After that trip, Davidson remained CBS Chicago’s lead sports cameraman until he retired.
Davidson really began covering the Bears after they won Super Bowl XX in 1986. Despite not winning another championship, the ‘85 Bears and its biggest names captivate many Chicago sports fans to this day.
Back then, teams thrived on outside exposure and often openly welcomed it. The Bears’ offensive line ate weekly dinners that they encouraged Davidson to shoot.
At the time, the media coverage helped clubs gain exposure because players, teams and the league could not easily self-promote – where today the NFL and all of its teams have their own full-scale media and public relations departments that actively try to control a team’s publicity while drastically seeking to minimize outside media access.
He filmed practices at both new and old Halas Hall, north of the city in Lake Forest, on a daily basis during the season, always aware of the most recent storylines while constantly searching for new ones. Davidson’s footage, for most of his career, mainly appeared in cut-up 60 to 90 second packages that aired on the nightly news.
“Chuck was one of the best, if not the best sports shooters in Chicago for a lot of years,” King said. “And everybody loved him because he was really good with people — not just with the athletes, but everyone from the security guards to beat writers to other cameramen.”
Davidson’s film proved so effective because it was simultaneously immense, yet efficient. His bosses loved him for his eye behind the camera. Not only did he produce well-framed, focused and coherent footage that followed continuous action, he also always knew what the storylines were at all times.
The CBS videographer worked practices, games and everything in between with an intimate and well-researched understanding of the players and narratives that mattered most. He could then shift gears without hesitation if he saw a different, more newsworthy event occurring.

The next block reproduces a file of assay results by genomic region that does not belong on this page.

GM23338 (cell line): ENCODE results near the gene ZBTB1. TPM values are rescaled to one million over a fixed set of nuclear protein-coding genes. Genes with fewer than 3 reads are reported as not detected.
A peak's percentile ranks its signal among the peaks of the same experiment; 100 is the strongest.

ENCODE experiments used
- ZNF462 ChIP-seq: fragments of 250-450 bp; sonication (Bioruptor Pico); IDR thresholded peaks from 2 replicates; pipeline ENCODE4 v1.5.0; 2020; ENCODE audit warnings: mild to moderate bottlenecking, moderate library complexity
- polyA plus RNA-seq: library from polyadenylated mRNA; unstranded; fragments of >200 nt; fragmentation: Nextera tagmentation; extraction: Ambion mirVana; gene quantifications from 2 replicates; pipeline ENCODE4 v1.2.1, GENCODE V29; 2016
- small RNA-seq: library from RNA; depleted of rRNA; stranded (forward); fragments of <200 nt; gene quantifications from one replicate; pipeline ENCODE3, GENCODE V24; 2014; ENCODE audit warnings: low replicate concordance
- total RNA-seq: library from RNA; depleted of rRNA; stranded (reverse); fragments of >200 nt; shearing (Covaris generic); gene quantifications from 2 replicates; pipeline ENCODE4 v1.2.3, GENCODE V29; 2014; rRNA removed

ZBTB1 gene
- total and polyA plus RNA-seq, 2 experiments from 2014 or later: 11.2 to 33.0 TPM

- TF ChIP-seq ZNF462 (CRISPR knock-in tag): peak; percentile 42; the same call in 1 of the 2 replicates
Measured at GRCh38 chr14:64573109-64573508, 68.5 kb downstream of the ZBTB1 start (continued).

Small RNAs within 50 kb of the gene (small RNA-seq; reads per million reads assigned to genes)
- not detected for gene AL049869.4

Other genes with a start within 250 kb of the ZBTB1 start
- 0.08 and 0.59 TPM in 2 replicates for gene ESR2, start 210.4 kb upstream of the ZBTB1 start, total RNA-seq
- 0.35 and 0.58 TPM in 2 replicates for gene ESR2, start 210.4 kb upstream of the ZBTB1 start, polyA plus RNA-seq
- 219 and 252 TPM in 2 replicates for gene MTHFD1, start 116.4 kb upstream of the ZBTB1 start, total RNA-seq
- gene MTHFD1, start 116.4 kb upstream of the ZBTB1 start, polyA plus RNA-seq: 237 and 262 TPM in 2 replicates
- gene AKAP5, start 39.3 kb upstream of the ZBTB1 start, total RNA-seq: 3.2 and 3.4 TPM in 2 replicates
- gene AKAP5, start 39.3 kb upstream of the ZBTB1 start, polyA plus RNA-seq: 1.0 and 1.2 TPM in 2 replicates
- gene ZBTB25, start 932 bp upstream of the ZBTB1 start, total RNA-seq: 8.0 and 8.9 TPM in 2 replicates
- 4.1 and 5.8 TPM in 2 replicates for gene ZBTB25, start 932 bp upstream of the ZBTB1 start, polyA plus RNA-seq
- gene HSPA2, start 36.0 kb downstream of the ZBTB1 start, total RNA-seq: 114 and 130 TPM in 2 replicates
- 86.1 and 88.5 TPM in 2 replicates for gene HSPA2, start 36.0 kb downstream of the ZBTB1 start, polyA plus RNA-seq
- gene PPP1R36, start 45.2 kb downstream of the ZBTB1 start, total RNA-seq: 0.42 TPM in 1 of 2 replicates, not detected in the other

In 1988, Davidson raced to film Bears’ cornerback/safety Shaun Gayle after he fractured a vertebra at the Pontiac Silverdome in Detroit. “Chuck saw Gayle being taken off on the stretcher and he shot it,” King recalled. “It sums up what a professional he was because the Bears were upset with him for filming that, but it was solid journalism.”
While the Bears might have seen Davidson’s footage of Gayle as boorish, he and CBS understood it to be of importance to the Chicago sports fan – and hardly an invasion of privacy. It didn’t hurt that Davidson cultivated a reputation in Chicago as well as in cities and stadiums around the country as easy going, even-tempered, authentically decent man who was quick with a quip.
Over 15 years later, Davidson tore his own meniscus covering the Bears when he got barreled by former Houston Texans quarterback David Carr behind the goal post after he was sacked in his own end zone. “The workmen’s comp lady asked me, were there any witnesses,” Davidson said. “Well, there were 60,00 people in the stands and several million watching at home.”
Davidson spent nearly 30 years covering the Bears and still shares fond memories of the franchise, especially the ‘85 rendition. He traveled to cover the team in Goteborg, Sweden, for a 1988 preseason game against the Minnesota Vikings — the first ever NFL contest held in continental Europe. And then again almost ten years later, Davidson journeyed to Dublin, Ireland’s Croke Park to shoot their 1997 exhibition game.
The long-time face of the Bears, NFL Hall of Famer Walter Payton, who still is second all-time in rushing yards in league history, knew Davidson. Payton even goofed around with Davidson when he did a TV stint with CBS during his post-“Sweetness” days.
And Davidson could tell “a million Mike Ditka stories.” Yet, a different Chicago sports franchise and its best player ended up occupying much of his time behind the camera.